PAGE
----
Srem District

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Sremski okrug
Сремски округ
District of Serbia
Location of Syrmia District in Serbia
Location of Syrmia District in Serbia
Country  Serbia
Capital Sremska Mitrovica
Government
 • Commissioner n/a
Area
 • Total 3,486 km2 (1,346 sq mi)
Population (2011 census)
 • Total 311,053
 • Density 89.2/km2 (231/sq mi)
Municipalities 6 and 1 city
Settlements 109
- Cities and towns 7
- Villages 102
Map of the Srem District
Ethnic map of the Srem District (2002 census)
The seat of Srem District - Sremska Mitrovica

Srem or Syrmia District (Serbian: Сремски округ, Sremski okrug, pronounced [srɛ̂ːm]) is a northwestern district of Serbia. It lies in the regions of Syrmia (Srem) and Mačva, in the autonomous province of Vojvodina. It has a population of 311,053. Seat of the district is in the city of Sremska Mitrovica.

Name[edit]

In Serbian, the district is known as Sremski okrug (Сремски округ), in Croatian as Srijemski okrug, in Hungarian as Szerémségi Körzet, in Slovak as Sriemski okres, in Rusyn as /Сримски окрух/, and in Romanian as Districtul Srem.

Municipalities[edit]

It encompasses the municipalities of:

Ethnic groups[edit]

District population is composed of:

Administrative history[edit]

In the 3rd-5th century, the city of Sirmium (present-day Sremska Mitrovica) was a capital of Pannonia Secunda Roman province and in the 6th century it was a capital of Byzantine Pannonia. In the 7th century, during Avar administration, the area was ruled by Bulgar local ruler Kuber, while in the 11th century, it was ruled by independent Bulgarian-Slavic duke Sermon. In the 11th century, it was part of the Byzantine Theme of Sirmium.

During the administration of the medieval Kingdom of Hungary (12th-16th century), the area was divided between Sirmiensis and Valkoensis counties. During Ottoman administration (16th-18th century), the area was initially a part of the vassal Ottoman duchy of Syrmia ruled by Serb duke Radoslav Čelnik and was subsequently included into the Sanjak of Syrmia. During Habsburg administration (18th-19th century), the area was divided between the Syrmia County and the Military Frontier. In 1850s, northern parts of the area were part of the Novi Sad District, but were again included into Syrmia County after 1860. Since the abolishment of the Military Frontier in 1882, Syrmian parts of the Frontier were also included into Syrmia County.

During the royal Serb-Croat-Slovene (Yugoslav) administration (1918-1941), the area was part of the Syrmia County (1918-1922) and Syrmia Oblast (1922-1929). From 1929 to 1931, the area was divided between Danube Banovina in the north-east and Drina Banovina in the south-west, while from 1931 to 1939 the area was part of the Danube Banovina. From 1939 to 1941, north-western parts of the area were part of the Banovina of Croatia.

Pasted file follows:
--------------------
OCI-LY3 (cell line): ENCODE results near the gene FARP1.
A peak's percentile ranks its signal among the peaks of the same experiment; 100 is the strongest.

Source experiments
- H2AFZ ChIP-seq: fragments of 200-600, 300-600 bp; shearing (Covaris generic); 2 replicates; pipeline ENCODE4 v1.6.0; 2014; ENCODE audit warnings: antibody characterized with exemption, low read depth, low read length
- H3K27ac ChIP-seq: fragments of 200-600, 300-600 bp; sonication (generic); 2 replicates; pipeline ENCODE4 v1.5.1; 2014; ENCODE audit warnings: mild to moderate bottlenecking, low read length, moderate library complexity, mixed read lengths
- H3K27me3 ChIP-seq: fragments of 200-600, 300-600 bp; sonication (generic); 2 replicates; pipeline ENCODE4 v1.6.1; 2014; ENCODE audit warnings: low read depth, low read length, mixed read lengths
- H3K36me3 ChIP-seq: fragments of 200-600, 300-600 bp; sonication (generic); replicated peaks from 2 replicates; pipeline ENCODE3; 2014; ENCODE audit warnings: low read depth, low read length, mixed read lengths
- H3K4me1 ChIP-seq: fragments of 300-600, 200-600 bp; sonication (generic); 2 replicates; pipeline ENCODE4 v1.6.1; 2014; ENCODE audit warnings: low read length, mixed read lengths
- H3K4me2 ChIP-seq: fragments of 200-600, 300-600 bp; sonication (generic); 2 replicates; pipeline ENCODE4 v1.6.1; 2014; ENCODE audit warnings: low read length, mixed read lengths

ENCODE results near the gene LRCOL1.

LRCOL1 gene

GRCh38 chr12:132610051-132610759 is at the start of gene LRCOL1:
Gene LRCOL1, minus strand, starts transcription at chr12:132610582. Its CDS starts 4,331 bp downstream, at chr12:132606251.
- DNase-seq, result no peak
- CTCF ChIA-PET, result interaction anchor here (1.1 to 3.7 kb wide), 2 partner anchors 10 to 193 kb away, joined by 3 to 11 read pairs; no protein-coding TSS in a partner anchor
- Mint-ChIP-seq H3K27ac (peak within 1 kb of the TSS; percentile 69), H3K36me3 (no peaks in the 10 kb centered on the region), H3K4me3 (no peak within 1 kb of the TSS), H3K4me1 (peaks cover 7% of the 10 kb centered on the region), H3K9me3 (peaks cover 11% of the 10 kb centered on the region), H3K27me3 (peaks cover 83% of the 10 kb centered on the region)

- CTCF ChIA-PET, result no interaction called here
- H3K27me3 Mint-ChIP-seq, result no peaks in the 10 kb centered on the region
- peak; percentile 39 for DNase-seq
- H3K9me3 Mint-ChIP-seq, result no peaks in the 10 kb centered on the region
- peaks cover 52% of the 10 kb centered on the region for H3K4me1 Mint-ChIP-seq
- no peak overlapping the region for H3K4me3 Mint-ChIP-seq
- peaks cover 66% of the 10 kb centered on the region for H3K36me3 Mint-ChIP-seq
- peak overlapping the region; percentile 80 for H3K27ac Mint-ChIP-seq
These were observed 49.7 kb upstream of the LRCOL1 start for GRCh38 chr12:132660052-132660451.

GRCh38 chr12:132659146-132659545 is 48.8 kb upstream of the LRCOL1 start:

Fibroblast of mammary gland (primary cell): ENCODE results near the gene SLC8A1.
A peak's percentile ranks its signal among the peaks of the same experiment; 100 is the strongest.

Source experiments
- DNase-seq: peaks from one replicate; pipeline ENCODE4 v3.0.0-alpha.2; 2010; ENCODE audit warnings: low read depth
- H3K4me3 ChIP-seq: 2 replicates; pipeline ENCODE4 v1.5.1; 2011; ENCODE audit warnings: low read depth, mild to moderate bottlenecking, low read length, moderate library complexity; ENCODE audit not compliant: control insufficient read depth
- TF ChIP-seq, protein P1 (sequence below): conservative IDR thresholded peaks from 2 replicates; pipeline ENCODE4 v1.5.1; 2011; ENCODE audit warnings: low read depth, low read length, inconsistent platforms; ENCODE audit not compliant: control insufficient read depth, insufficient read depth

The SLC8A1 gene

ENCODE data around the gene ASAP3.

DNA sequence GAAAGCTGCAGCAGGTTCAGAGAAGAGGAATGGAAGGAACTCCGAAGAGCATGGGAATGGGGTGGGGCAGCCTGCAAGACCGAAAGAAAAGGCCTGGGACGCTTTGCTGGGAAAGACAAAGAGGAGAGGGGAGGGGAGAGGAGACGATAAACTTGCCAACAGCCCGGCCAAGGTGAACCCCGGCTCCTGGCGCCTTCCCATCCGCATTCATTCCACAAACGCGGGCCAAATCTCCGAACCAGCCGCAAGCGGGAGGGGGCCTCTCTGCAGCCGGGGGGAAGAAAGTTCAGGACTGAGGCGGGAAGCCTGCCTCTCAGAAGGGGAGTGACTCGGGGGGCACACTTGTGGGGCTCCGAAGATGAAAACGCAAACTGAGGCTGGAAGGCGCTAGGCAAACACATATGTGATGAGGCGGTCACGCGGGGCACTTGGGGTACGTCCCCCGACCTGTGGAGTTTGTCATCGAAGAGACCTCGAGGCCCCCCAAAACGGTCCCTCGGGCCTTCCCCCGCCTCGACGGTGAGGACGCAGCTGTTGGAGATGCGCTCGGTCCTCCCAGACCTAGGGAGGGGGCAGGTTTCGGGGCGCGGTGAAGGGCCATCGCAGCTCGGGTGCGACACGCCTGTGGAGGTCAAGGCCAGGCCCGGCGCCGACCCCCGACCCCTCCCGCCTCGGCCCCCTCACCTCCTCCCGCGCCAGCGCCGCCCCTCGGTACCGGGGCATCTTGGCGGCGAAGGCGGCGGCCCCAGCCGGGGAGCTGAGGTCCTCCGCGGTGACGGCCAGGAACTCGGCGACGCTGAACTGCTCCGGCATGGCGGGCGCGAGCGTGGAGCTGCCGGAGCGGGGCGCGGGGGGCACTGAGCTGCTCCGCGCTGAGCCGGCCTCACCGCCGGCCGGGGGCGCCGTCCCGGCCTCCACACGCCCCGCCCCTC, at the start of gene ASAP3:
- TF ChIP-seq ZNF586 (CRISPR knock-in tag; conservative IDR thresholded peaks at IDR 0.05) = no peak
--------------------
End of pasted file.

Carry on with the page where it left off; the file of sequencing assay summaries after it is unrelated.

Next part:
During the German-Croatian Axis occupation (1941-1944), the area was included into the Grand County of Vuka. Since 1944, the area was part of autonomous Yugoslav Vojvodina (which was part of new socialist Yugoslav Serbia since 1945). The present-day districts of Serbia (including Syrmia District) were defined by the Government of Serbia's Enactment of 29 January 1992.

Culture[edit]

The Monasteries on the mountain Fruška Gora are the greatest cultural treasure of this region. They include the Grgeteg Monastery from 1471 and the Jazak Monastery from 1522.

The Krušedol Monastery is a true treasury of the Vojvodinan painting. It was founded in 1514 as an endowment of Orthodox bishop Maksim Branković and his mother Angelina.

In the Novo Hopovo Monastery particularly attractive is the church architecture and the fresco paintings. The exact time of its first construction is unknown, but 1765 is known as the year of its reconstruction.

Economy[edit]

Leading actors in the economy of Sremska Mitrovica are the "Matroz" factory of cellulose and paper, the Wood Combine, the "1 novembar" furniture factory and the "Woods of Serbia".

See also[edit]

Note: All official material made by Government of Serbia is public by law. Information was taken from official website.

Coordinates: 44°59′N 19°37′E / 44.983°N 19.617°E / 44.983; 19.617